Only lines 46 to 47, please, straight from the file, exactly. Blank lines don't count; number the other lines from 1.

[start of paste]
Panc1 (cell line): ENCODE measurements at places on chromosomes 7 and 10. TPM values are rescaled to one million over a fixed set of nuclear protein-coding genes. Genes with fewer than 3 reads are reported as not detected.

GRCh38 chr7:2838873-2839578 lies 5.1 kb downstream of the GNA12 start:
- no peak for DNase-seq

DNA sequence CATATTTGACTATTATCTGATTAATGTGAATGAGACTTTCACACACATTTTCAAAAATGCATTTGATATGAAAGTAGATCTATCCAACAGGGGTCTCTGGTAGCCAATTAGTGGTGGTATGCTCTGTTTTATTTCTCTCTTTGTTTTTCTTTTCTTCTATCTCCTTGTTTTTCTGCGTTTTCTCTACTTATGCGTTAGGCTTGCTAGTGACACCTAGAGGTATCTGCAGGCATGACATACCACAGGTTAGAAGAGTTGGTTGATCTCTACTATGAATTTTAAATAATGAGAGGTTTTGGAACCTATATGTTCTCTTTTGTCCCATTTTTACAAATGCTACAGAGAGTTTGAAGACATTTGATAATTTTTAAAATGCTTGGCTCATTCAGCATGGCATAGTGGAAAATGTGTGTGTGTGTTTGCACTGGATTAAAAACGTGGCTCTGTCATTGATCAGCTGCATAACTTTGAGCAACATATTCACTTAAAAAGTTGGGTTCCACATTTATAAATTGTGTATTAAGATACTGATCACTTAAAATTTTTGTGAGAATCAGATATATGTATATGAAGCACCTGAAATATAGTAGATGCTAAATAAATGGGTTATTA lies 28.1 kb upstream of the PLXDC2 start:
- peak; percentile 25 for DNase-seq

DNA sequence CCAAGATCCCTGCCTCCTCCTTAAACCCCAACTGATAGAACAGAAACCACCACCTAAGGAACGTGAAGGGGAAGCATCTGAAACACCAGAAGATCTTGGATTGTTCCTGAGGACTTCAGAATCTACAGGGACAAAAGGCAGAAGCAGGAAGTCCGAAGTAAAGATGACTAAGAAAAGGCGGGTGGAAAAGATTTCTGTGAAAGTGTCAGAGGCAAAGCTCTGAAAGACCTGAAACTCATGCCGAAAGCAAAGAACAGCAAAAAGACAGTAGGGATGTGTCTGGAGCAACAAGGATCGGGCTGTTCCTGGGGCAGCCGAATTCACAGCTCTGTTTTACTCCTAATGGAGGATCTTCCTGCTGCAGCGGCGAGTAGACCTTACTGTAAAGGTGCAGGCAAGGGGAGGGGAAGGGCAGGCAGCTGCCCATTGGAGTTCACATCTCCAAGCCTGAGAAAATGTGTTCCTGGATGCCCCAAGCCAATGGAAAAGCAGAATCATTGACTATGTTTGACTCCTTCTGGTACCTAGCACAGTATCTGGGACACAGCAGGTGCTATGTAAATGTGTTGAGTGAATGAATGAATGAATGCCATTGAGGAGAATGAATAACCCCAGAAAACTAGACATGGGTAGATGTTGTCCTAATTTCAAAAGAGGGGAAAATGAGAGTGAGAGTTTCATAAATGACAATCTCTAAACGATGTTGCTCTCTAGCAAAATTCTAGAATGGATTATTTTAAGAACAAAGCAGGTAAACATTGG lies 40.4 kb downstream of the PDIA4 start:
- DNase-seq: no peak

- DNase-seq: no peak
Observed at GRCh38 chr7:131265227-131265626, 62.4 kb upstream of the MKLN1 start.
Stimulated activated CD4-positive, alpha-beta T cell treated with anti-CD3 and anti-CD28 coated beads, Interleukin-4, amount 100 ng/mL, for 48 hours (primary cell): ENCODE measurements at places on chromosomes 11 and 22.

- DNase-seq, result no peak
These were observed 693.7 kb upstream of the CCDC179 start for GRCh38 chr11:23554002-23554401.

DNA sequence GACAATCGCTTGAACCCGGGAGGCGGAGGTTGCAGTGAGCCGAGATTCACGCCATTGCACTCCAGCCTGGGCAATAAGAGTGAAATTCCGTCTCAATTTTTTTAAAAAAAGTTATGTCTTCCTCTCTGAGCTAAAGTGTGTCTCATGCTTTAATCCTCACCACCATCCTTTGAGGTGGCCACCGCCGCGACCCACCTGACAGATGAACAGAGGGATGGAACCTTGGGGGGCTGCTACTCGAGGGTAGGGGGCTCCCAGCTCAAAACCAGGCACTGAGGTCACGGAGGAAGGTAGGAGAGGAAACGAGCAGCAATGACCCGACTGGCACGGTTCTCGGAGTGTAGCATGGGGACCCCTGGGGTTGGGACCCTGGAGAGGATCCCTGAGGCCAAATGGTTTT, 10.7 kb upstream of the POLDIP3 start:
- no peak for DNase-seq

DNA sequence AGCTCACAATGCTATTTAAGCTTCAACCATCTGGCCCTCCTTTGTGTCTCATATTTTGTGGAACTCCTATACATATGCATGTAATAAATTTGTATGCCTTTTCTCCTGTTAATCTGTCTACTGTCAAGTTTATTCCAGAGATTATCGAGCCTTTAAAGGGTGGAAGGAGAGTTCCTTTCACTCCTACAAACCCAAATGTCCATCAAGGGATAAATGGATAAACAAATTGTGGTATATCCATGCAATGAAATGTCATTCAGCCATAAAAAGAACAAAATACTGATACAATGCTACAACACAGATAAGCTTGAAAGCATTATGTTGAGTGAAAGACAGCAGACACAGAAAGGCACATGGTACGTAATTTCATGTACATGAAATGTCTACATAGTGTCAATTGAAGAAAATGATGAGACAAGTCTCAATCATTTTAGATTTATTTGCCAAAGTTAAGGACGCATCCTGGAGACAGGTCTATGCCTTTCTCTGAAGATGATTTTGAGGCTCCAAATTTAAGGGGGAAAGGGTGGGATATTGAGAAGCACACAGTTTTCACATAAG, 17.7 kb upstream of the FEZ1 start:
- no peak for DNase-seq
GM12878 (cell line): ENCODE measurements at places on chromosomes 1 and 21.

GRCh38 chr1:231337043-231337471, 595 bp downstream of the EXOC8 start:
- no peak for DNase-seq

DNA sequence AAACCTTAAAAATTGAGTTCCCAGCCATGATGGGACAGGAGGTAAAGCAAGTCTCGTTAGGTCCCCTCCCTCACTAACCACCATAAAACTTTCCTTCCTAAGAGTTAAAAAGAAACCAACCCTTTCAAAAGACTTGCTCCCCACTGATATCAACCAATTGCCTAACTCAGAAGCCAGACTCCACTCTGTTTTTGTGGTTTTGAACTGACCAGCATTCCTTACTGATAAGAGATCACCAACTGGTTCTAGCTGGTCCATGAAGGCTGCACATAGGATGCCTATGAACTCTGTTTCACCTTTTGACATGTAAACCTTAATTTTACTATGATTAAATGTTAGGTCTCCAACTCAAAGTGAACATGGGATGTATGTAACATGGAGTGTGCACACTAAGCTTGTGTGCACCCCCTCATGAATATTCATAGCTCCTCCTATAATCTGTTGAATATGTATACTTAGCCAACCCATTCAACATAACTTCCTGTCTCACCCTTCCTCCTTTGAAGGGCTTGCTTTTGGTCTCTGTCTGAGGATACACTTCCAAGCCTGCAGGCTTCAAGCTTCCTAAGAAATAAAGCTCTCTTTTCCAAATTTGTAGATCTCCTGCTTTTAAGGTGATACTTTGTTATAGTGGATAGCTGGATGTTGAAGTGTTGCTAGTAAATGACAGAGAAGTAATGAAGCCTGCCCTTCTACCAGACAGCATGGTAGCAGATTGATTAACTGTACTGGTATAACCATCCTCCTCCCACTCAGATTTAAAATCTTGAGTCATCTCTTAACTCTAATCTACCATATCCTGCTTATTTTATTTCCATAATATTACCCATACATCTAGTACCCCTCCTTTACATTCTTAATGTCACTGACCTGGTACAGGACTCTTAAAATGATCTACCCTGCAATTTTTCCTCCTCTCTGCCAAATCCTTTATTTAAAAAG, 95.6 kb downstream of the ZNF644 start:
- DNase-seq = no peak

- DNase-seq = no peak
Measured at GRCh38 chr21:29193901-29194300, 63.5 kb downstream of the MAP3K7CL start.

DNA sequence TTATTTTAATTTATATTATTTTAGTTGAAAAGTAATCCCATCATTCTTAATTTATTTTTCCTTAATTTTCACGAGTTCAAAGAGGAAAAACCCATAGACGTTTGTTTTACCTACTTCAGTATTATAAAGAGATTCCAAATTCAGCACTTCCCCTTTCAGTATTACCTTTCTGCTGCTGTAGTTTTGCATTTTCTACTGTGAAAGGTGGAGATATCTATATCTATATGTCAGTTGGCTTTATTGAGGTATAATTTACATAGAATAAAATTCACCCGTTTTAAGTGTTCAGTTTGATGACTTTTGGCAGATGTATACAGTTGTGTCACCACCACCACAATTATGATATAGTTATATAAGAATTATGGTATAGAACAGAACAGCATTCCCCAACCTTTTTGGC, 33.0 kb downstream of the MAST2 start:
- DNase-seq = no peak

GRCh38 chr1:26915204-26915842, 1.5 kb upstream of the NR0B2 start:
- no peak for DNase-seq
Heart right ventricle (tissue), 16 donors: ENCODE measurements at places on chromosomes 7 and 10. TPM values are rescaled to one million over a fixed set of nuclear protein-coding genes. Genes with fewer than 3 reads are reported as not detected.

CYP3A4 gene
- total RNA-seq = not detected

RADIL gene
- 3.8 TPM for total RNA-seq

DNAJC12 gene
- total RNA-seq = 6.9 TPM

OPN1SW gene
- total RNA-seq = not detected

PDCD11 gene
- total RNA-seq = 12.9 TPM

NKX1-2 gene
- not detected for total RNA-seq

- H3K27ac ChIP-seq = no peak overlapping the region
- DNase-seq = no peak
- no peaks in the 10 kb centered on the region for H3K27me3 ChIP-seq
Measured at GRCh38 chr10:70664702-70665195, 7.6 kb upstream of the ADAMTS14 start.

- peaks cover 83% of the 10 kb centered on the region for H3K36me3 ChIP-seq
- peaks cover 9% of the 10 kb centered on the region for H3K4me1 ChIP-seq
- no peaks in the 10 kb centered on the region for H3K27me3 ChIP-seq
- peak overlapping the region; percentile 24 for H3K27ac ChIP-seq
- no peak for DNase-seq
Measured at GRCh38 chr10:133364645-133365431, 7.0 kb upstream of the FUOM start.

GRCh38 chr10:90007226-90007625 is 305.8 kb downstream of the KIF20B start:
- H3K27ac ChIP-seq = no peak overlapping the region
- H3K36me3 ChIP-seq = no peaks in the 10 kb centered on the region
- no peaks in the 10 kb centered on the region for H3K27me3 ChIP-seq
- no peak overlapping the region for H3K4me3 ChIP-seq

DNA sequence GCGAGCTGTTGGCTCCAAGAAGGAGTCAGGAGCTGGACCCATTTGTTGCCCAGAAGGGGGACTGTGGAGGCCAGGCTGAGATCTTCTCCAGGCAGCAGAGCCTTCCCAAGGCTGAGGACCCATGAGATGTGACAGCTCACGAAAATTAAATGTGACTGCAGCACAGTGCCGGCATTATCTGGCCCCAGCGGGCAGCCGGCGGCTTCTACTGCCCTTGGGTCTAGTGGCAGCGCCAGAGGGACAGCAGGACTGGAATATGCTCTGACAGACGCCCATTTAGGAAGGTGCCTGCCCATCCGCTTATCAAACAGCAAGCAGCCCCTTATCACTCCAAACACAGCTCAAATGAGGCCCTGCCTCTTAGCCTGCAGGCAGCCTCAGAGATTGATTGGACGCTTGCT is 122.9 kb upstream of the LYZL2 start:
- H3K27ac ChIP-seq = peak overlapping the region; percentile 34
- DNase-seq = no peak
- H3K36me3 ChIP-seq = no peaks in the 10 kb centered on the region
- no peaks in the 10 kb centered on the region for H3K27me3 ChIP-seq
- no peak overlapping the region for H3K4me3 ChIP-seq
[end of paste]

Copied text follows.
- peaks cover 9% of the 10 kb centered on the region for H3K4me1 ChIP-seq
- no peaks in the 10 kb centered on the region for H3K27me3 ChIP-seq